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Health // Doctor in the House
Rasa Fournier

Roles Are Growing For Nurses

Art Gladstone, R.N.
CEO, Straub Clinic and Hospital

How long have you been in practice?

I have been practicing as a nurse for 27 years. I am also chief executive officer at Straub Clinic and Hospitals, chief nurse executive with Hawaii Pacific Health and a fellow of the American College of Healthcare Executives.

What made you choose the field of nursing?

The comprehensive aspect of caring for a person’s being attracted me to the field of nursing. I always had an interest in not only the science but also the emotional and psychological features of delivering health care to people.

How big is the nursing community in the state?

The nursing profession is the largest group of licensed professionals in the state at more than 20,000 strong, and there are more than 3 million nurses in the U.S. Nurses are the largest segment of hospital staff.

What are a nurse’s duties in general?

On the whole, nurses have the most contact with patients and family. On a national and statewide level, nurses are the largest segment of providers of patient care in hospitals and deliver most of the long-term care. However, a nurse’s most important duty is ensuring the continuity of care from one hour to the next and from one level of care to the next. That can mean as a patient moves from one level of care to another, or from one health care facility to another or to outpatient care and to home, the continuum of care moves with the patient. Nurses coordinate and deliver the care in homes, in the community, in long-term care facilities and in hospitals.

What other duties do nurses perform that the public might not be aware of?

Nurses are the backbone of all care delivery. We work tirelessly to ensure that each patient and family receives safe, coordinated, quality care. While that may seem simple, the increasing number of people who interact with patients to provide specific aspects of care means that the potential of fragmentation and error has increased dramatically in the last decade.

The combination of scientific knowledge, clinical expertise, and sensitivity to the emotional impacts of care delivery makes a difference in patient outcomes. There is an increasing body of knowledge demonstrating that the professional education of the RN (registered nurse) prevents problems such as infections in hospitals. Nurses’ roles range from direct patient care and case management to establishing nursing practice standards, developing quality assurance procedures and directing complex nursing care systems. Nurses are also leaders and active board members of organizations and companies.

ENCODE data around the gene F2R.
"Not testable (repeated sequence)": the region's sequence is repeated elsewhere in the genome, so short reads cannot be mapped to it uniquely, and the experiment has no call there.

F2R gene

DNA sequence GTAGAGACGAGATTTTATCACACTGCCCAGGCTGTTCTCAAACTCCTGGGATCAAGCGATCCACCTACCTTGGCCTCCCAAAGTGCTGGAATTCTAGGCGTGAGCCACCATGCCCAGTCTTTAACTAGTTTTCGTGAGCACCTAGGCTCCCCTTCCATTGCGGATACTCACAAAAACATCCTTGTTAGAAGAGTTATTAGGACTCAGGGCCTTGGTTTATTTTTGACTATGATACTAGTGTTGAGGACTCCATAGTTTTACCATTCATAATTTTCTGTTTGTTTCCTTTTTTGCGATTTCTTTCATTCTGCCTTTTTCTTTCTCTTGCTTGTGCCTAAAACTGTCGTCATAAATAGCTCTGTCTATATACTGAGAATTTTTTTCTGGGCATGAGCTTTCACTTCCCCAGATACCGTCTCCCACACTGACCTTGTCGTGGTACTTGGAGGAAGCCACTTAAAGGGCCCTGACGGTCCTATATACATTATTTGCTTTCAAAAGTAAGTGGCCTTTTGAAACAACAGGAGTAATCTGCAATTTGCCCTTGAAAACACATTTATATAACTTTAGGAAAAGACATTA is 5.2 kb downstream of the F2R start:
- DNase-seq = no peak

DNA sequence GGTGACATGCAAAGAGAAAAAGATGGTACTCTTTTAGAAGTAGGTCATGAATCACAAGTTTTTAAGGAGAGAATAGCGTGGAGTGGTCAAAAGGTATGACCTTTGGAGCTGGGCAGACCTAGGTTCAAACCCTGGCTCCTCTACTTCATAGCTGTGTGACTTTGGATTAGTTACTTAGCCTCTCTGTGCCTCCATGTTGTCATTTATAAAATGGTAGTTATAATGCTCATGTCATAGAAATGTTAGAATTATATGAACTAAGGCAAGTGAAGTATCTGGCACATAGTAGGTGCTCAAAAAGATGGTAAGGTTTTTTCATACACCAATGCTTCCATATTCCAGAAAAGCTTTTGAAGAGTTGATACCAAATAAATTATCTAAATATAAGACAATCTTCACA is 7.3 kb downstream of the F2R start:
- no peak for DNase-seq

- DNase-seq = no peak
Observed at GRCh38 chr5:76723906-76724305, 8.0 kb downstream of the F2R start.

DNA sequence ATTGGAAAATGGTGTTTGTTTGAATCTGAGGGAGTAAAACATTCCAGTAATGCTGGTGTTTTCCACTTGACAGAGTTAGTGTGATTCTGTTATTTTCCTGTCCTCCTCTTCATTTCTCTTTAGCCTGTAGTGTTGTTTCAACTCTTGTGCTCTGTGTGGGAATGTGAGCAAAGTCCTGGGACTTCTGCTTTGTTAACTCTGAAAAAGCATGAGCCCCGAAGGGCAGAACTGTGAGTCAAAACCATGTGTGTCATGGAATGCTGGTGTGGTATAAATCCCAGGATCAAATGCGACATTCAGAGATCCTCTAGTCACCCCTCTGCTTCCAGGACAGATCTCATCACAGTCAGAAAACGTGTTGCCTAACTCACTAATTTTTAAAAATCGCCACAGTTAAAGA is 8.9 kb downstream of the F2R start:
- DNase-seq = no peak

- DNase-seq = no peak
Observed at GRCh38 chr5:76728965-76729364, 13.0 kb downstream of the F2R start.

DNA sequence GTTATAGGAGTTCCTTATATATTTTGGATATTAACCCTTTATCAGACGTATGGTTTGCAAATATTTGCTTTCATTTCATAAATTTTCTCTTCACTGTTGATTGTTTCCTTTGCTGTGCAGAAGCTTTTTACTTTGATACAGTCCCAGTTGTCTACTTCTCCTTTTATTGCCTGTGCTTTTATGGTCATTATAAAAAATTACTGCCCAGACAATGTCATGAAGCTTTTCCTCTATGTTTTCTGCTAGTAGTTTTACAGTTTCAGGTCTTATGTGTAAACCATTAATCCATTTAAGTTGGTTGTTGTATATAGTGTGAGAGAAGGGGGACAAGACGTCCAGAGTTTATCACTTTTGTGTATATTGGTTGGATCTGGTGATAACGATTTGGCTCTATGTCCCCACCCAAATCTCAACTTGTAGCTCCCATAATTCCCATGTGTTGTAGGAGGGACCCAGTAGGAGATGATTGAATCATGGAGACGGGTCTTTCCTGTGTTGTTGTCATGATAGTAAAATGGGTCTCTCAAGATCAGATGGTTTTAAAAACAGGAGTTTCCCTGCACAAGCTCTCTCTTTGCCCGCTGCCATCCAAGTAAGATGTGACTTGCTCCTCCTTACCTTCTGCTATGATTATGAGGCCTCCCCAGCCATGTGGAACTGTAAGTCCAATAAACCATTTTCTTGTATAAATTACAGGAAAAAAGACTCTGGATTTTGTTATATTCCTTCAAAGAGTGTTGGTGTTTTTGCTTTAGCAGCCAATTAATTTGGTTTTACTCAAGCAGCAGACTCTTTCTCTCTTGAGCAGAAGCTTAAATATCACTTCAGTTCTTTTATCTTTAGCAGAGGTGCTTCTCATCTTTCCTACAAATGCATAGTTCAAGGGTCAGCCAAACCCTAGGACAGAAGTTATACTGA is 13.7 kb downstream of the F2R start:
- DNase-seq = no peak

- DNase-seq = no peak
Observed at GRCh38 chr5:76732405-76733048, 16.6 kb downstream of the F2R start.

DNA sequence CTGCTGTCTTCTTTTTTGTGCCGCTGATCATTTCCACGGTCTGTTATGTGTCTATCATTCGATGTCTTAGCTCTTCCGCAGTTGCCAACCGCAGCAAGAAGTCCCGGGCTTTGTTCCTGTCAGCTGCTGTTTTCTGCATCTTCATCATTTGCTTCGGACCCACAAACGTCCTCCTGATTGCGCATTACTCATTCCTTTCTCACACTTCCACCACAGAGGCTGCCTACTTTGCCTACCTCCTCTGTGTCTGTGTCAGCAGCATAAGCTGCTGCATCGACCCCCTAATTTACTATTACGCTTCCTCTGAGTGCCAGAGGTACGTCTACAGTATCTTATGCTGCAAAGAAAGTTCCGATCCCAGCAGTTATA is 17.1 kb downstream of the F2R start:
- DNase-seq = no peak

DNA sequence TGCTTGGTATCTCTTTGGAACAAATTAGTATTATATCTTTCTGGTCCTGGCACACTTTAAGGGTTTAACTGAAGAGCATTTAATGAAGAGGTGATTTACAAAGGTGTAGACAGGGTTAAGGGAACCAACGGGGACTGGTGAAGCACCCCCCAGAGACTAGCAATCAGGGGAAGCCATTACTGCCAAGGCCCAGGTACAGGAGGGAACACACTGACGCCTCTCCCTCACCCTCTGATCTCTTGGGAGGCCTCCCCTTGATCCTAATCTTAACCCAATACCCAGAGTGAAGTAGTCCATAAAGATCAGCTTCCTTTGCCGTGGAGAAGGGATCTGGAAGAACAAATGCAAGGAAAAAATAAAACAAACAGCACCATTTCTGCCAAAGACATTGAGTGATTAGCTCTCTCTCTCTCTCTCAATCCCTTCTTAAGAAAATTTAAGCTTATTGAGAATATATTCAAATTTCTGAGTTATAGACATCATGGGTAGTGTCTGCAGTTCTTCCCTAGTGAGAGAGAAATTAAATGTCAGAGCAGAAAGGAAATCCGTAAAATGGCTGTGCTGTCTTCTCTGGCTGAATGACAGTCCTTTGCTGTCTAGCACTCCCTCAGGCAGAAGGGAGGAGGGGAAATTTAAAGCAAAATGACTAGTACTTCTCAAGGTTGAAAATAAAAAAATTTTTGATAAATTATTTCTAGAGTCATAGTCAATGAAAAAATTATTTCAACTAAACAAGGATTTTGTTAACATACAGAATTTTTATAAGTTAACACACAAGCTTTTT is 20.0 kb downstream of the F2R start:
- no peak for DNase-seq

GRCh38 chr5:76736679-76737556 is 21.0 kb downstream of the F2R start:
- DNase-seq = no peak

What are some of the areas of specialty in the field of nursing?

There are many specializations in nursing: mental health or psychiatric, medical rehabilitation, certified registered nurse anesthetists, nurse practitioners, obstetrical, pediatric, public health, cardiac, oncologic, medical case management, emergency trauma, medical-surgical, surgical, urologic, home health, geriatric, neonatal, nursing informatics – and that is the short list!

Do nurses mostly practice in a medical center, or are there a variety of other settings where they commonly practice as well?

Nurses practice in a variety of settings: hospitals, nursing homes, medical offices, ambulatory care centers, community health centers, schools, retail clinics and patient homes. They also provide health care in more surprising locations such as camps, schools, homeless shelters, prisons, sporting events and tourist destinations.

What is the difference between an LPN, RN, and APRN? Are they each successively more advanced?

The difference is the level of training, licensure and education. A licensed practical nurse (LPN) provides basic and routine care consistent with their education under supervision.

A registered nurse (RN) may perform physical exams and health histories, provide health counseling and education, administer medications and provide wound care. RNs also coordinate care, direct and supervise care delivered by other healthcare personnel like LPNs and nurses aides. They conduct research to help improve practice and patient outcomes.

The advanced practice registered nurse (APRN) has a master’s degree and/or Doctorate in Nursing Practice (DNP) and national certification in their area of specialty. They are licensed by the Hawaii

Board of Nursing and have the authority to provide primary care including ordering tests, writing prescriptions and managing treatment.

In Hawaii, the nurse practitioner (APRN) is increasingly visible as a provider of primary care in retail clinics and physician offices. We have a shortage of primary care providers statewide, and the nurse practitioner is well-prepared to meet this need. Also, APRNs work in hospitals with physicians to provide care in emergency rooms, oncology and chronic illness management.

As we transform our care delivery system to one that focuses on the patient and improving health, I believe we will see the emergence of nursing as a major force in care delivery across all settings.

Anything else you would like to add?

In Hawaii, we are very fortunate to have an educated and qualified nursing workforce committed to delivering high quality care and service to patients and their families. Hawaii has one of the most progressive Nurse Practice Acts in the country.

We are leaders in ensuring that well-educated nurses – at whatever level – are able to use all their skills and knowledge to provide great care to patients and communities.

Nurses in our state are very compassionate. My experience is that they really connect with the people that they are caring for. People living in Hawaii tell me it’s like being cared for by your ohana.

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